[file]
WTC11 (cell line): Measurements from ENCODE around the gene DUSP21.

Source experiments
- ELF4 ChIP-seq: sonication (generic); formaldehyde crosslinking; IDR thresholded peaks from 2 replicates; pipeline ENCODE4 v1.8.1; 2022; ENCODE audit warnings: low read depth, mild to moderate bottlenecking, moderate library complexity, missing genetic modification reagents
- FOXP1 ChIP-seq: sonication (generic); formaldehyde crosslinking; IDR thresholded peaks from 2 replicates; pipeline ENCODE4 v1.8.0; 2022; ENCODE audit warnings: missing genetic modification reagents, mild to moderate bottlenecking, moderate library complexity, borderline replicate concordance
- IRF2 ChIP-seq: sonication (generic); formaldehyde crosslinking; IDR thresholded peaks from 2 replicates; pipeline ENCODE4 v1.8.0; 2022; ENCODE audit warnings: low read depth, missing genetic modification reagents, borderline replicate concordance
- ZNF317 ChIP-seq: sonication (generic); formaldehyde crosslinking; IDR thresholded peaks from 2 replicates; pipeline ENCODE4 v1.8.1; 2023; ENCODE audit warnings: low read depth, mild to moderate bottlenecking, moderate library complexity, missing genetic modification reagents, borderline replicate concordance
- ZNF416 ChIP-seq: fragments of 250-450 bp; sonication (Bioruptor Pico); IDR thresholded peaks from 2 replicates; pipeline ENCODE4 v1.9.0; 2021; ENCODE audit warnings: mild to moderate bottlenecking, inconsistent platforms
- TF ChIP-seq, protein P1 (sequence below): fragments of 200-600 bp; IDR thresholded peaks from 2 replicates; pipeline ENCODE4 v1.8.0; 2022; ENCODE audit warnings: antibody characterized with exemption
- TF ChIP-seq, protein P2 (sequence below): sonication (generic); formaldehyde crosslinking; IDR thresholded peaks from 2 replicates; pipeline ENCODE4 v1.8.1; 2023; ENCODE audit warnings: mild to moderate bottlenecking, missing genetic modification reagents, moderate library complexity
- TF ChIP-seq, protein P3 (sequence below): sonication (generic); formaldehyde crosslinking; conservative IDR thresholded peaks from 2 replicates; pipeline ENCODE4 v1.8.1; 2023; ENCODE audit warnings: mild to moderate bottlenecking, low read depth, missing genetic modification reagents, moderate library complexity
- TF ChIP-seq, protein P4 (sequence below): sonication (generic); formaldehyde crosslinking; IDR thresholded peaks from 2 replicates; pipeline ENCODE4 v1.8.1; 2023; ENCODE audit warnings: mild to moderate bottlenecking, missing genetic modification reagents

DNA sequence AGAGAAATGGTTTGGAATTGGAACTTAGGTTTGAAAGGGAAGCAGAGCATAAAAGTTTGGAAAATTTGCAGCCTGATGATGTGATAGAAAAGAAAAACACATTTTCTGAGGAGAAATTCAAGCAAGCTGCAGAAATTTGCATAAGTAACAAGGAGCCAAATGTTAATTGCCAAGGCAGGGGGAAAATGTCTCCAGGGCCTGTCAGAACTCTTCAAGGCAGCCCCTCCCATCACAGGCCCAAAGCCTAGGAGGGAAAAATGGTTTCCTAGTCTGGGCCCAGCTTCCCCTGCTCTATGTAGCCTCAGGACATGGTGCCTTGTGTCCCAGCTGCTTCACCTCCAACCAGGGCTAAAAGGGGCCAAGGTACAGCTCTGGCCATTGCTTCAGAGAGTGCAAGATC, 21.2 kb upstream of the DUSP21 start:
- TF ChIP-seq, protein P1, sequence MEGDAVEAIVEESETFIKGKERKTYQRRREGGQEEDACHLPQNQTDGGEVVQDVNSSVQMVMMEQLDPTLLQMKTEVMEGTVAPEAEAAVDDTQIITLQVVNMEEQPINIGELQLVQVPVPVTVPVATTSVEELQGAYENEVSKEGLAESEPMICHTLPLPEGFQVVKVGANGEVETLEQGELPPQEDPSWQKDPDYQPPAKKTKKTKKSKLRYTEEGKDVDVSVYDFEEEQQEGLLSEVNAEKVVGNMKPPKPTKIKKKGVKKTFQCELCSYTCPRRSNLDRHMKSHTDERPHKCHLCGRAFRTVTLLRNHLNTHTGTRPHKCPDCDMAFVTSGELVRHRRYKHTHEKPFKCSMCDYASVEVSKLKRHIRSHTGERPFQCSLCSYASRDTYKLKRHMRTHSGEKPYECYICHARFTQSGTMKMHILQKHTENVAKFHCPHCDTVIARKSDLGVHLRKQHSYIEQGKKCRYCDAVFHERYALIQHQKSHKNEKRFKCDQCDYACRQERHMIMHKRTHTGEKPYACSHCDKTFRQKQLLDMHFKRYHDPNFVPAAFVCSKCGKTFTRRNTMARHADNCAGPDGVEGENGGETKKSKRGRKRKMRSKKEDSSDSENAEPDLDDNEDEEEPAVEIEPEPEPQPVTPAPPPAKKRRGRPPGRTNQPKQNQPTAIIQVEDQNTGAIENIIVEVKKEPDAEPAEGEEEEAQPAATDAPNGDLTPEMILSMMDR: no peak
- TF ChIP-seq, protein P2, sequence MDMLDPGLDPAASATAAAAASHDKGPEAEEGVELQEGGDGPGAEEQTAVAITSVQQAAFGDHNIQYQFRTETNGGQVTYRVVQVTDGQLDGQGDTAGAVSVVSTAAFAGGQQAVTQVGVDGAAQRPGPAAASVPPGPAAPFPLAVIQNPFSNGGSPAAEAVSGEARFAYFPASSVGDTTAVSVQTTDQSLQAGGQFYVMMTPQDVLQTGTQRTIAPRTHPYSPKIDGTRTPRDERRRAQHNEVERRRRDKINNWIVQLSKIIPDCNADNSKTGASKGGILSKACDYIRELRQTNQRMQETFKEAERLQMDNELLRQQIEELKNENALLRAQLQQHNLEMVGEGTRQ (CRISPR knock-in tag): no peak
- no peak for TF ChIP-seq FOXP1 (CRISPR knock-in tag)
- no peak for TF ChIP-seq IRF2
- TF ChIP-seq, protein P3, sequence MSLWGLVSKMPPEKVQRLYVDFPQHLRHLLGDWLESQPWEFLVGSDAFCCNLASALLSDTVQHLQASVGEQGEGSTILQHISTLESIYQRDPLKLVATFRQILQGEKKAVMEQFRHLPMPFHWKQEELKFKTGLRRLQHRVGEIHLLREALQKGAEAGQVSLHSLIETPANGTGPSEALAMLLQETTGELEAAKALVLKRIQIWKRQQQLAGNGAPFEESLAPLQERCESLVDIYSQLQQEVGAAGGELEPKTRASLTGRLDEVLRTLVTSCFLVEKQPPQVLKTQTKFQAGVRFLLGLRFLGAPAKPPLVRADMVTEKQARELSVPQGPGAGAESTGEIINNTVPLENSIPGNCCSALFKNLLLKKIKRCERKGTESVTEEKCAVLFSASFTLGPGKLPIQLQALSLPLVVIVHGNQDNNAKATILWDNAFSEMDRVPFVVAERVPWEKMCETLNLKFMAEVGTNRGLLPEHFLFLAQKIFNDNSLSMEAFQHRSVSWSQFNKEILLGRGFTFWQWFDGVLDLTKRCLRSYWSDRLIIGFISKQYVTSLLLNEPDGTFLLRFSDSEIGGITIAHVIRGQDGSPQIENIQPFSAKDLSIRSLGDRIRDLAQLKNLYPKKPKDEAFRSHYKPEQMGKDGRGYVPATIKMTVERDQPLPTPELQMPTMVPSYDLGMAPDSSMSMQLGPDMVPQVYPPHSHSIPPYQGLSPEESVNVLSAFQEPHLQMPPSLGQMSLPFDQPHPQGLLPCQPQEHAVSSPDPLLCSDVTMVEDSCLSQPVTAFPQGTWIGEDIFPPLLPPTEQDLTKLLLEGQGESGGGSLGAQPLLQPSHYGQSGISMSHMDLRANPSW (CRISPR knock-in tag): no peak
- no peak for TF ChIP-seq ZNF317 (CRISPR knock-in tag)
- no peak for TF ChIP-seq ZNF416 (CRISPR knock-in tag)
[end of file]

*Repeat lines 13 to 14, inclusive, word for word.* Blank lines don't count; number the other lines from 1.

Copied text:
- TF ChIP-seq, protein P1, sequence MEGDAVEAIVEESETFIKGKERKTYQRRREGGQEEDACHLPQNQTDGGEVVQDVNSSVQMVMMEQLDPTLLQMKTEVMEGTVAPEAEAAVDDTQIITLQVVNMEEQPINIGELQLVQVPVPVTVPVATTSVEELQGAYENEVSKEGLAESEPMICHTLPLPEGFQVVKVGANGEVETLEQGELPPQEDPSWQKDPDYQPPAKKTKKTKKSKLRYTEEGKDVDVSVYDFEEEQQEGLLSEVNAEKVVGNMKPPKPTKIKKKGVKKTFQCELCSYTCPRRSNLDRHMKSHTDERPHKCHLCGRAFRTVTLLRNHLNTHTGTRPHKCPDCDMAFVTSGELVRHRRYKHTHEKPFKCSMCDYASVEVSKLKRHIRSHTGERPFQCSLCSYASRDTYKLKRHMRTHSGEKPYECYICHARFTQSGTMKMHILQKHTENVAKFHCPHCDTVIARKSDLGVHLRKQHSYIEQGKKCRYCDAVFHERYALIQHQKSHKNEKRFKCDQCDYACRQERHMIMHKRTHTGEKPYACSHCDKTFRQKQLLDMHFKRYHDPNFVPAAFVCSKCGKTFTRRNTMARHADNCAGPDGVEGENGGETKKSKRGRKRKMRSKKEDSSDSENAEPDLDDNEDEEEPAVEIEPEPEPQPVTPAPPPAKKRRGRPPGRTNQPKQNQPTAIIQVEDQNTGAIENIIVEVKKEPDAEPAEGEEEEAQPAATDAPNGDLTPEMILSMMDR: no peak
- TF ChIP-seq, protein P2, sequence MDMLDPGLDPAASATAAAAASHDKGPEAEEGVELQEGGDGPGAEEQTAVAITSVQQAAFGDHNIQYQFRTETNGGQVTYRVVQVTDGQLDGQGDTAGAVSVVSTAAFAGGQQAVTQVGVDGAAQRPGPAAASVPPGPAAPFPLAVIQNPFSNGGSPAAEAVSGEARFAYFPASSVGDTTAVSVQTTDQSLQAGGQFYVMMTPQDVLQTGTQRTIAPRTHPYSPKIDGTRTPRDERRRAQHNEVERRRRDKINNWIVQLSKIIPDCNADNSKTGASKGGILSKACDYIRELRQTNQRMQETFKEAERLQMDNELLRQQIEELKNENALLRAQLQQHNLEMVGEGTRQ (CRISPR knock-in tag): no peak